The Pima County Superior Court jury that will decide if former Arivaca resident Albert Robert Gaxiola spends the rest of his life in prison or is executed by lethal injection heard testimony Tuesday afternoon regarding the negative factors in the defendant’s life that made him the person he is today.
On July 1, Gaxiola, 44, was found guilty on two counts of first-degree murder in the shooting deaths of Raul “Junior” Flores and his daughter Brisenia, as well as six other charges. Earlier this year, Bush and Forde were found guilty on the same charges in separate trials. They both ended up with death sentences imposed by the juries hearing the evidence of their crimes.
The science explained
Mark D. Cunningham, Ph.D., is a board certified clinical and forensic psychologist from Dallas, Tex. Cunningham was hired by the defense to review Gaxiola’s life to this point with an eye towards explaining how he came to be convicted of two counts of first-degree murder and is facing the death penalty. “He’s 42 when this offense occurs. Isn’t that kind of late in the day to be talking about things that happened to you, particularly in your first four years of life,” Cunningham said.
Cunningham testified that the U.S. Department of Justice has recognized that early childhood factors do make a difference. “The influence of family environment on a child’s social development lasts a lifetime. You are building the person that’s going to be present from here on,” he testified.
Cunningham was asked about the influence of Gaxiola’s mother, Sandra. “There is her partying with her children. This includes when they’re teenagers. She’s smoking weed with them when they join her in Arizona. She was using cocaine, drinking smoking weed,” he testified. “Sonia (Muniz, Gaxiola’s sister) talked about how Sandra enlisted her side-by-side in the drug business. There was no sense of okay I’m in this life, but I don’t want my children there. Instead, she is actively incorporating them and making them a part of this.”
|Sandra Gaxiola |
During cross-examination, Deputy County Attorney Rick Unklesbay asked Cunningham if he sat down with the defendant about his life and the various turns he took while growing up. “I virtually never ask that of a defendant,” Cunningham testified.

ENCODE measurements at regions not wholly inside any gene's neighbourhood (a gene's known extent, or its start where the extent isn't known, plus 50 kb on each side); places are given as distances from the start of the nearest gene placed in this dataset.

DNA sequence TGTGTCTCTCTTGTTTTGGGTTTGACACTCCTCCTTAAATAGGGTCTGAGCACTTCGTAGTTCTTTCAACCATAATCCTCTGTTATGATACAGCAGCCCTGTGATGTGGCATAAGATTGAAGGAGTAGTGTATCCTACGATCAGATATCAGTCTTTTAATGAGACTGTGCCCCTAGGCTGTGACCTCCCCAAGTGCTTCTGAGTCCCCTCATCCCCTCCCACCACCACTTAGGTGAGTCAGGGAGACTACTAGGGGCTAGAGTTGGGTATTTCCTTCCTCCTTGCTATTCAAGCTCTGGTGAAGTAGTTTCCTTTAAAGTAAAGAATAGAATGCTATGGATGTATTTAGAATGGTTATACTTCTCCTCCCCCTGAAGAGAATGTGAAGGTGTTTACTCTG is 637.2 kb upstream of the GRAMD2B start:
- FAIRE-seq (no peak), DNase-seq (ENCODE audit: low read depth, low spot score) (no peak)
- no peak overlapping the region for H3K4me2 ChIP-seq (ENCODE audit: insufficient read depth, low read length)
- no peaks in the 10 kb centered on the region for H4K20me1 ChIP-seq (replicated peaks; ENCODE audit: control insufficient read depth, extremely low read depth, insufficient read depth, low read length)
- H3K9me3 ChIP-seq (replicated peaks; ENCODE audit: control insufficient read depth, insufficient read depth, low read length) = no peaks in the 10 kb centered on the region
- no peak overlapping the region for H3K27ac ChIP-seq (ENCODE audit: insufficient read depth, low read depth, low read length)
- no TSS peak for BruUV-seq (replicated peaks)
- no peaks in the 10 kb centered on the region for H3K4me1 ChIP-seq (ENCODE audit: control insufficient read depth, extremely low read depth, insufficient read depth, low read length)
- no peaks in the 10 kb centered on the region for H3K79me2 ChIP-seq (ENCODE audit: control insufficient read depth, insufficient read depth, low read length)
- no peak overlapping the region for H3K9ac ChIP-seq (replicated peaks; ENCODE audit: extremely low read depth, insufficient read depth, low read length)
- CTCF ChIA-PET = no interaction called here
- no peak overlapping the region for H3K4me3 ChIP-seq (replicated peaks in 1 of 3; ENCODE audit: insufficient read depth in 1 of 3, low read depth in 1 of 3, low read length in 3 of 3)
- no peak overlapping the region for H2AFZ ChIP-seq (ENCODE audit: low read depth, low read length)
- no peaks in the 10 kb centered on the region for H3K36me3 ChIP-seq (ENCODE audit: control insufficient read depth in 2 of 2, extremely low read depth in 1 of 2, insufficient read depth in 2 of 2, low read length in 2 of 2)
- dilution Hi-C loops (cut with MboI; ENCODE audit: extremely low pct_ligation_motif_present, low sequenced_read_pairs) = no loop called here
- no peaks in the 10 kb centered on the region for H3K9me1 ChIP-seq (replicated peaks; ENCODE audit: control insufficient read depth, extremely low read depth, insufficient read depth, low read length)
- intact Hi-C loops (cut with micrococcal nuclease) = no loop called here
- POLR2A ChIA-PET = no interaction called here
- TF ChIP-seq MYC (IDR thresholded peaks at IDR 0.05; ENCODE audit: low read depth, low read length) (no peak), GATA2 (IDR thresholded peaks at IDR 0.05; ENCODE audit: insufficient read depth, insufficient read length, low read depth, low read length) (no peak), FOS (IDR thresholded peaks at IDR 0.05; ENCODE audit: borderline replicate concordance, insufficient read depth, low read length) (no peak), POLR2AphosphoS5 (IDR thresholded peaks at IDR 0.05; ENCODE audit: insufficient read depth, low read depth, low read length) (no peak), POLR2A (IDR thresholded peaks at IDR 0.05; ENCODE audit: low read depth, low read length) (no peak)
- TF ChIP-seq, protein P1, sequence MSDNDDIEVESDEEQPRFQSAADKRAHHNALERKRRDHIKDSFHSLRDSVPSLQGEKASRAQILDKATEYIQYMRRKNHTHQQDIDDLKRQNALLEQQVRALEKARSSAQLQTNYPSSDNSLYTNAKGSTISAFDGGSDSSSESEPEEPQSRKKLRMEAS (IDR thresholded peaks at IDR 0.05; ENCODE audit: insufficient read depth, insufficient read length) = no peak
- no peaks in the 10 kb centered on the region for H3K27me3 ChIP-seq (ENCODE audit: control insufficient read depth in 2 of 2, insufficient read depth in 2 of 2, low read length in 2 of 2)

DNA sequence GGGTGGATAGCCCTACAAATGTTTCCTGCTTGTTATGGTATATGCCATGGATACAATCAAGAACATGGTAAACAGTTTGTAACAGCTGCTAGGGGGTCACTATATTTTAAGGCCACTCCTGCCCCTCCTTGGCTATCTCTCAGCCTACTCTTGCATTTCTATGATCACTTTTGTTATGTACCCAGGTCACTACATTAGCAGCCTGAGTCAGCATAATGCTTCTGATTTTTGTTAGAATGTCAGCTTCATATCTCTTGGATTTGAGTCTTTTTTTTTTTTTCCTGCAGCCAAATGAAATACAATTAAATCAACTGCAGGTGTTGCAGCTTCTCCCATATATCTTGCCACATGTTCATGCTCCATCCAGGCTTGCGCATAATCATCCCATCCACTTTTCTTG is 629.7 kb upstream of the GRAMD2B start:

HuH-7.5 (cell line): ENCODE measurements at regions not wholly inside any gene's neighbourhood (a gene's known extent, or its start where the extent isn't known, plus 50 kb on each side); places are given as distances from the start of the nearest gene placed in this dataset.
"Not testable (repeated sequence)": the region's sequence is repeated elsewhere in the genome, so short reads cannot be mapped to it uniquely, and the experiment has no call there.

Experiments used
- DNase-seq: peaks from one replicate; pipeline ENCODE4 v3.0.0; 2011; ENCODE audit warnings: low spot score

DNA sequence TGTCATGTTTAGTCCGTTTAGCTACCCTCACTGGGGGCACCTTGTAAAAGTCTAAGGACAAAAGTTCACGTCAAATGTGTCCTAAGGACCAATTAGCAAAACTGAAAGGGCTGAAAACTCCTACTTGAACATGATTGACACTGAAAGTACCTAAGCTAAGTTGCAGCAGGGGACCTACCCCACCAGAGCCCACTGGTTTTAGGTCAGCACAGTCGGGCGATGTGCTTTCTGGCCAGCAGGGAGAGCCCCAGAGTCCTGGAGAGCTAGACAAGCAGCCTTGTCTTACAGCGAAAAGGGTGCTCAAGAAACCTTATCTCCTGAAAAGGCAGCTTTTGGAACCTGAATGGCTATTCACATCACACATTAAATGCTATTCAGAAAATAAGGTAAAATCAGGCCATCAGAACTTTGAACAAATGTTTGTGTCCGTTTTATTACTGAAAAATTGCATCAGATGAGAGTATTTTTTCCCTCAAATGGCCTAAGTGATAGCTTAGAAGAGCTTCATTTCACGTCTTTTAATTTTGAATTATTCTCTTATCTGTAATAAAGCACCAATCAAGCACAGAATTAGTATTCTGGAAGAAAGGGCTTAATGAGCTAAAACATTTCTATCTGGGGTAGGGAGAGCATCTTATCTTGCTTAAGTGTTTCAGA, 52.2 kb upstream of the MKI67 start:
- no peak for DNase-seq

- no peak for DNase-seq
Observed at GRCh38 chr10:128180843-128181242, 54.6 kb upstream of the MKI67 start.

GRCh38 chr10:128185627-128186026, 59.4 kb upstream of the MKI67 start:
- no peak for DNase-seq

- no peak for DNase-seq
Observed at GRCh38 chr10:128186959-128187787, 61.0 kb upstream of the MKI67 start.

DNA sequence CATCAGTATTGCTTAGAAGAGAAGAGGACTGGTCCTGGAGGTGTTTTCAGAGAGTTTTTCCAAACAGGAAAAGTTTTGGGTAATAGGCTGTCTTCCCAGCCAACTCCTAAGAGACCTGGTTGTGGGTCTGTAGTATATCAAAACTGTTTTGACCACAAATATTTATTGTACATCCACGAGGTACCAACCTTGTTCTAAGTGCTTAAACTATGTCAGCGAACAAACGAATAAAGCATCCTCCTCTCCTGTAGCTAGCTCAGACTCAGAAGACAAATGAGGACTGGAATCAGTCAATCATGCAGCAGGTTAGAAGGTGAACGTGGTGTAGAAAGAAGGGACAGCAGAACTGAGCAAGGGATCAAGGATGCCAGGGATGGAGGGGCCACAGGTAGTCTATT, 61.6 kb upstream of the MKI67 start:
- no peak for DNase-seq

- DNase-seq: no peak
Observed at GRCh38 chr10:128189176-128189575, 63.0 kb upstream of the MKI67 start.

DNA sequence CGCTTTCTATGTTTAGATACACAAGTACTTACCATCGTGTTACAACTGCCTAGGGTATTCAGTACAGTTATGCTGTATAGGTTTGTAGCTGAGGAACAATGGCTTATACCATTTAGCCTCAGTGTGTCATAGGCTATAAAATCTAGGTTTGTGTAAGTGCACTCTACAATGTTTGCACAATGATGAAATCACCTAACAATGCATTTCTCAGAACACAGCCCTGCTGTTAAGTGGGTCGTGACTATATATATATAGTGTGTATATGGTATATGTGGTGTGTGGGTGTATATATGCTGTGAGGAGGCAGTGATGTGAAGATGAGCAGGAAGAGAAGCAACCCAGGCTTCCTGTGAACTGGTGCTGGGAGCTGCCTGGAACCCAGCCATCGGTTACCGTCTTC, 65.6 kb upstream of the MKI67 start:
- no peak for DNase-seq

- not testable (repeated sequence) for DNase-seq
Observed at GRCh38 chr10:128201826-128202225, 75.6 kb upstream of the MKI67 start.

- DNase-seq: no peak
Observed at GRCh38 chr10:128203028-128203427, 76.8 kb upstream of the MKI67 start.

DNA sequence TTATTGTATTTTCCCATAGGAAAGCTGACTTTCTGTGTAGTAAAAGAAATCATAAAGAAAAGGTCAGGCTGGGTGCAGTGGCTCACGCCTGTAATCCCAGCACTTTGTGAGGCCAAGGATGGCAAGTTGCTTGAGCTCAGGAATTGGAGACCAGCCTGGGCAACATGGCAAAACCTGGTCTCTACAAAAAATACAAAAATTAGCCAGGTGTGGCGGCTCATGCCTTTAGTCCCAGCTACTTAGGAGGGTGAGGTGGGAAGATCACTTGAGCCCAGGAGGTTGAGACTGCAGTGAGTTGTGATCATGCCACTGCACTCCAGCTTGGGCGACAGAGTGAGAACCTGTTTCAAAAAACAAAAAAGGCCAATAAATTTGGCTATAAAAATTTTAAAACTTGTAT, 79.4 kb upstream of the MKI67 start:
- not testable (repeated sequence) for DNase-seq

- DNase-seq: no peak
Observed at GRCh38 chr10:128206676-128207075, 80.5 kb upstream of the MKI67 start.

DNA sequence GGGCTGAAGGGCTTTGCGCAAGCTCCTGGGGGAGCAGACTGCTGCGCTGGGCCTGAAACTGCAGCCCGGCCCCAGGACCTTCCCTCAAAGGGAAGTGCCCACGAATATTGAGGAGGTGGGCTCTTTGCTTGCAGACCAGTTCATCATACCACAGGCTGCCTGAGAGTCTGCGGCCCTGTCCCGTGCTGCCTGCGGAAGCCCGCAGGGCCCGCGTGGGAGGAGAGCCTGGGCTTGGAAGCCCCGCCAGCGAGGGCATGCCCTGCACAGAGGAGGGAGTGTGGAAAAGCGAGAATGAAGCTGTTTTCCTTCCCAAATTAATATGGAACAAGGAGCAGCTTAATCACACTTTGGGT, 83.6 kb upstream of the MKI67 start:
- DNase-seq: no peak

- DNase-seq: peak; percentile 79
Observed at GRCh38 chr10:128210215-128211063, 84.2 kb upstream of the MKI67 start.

“So, you rely on folks that haven’t seen him much in the course of his life, like Sandra who abandoned him at age two and you relied on his father who has seen him twice in his life? You relied on folks that were not around during the course of the commission of this offense to find out what impact Mr. Gaxiola’s past life had on his choices in this case?” Unklesbay asked.
“That’s not correct. I used those individuals to identify the history of damaging factors that were present in his background. Then I used the research to make a connection between those factors and the kinds of behaviors he exhibited in adulthood, including this offense,” Cunningham relied.
“My question is, I think you answered it, my question is not once did you sit down with Mr. Gaxiola and ask him anything about what affect his prior life had on him making choices in May 2009?” Unklesbay asked. “That’s correct,” Cunningham replied. “Not once did you do that?” Unklesbay clarified. “That’s correct,” Cunningham replied, again.
Unklesbay also pointed out that Cunningham had not met Gaxiola until his testimony in court on Tuesday afternoon.
Unklesbay also pointed out that Cunningham had not read any police reports, witness statements or other documents related to the deadly home invasion. “I requested of the defense to provide a basic description of what transpired,” he testified.
“From that you have told this jury over the last three hours how it is that you believe Mr. Gaxiola came to make choices at age 42 that put him in the seat that he’s in right now?” Unklesbay asked. “That’s correct,” Cunningham replied.
Testimony by Cunningham is set to resume at 10:30 a.m. on Wednesday.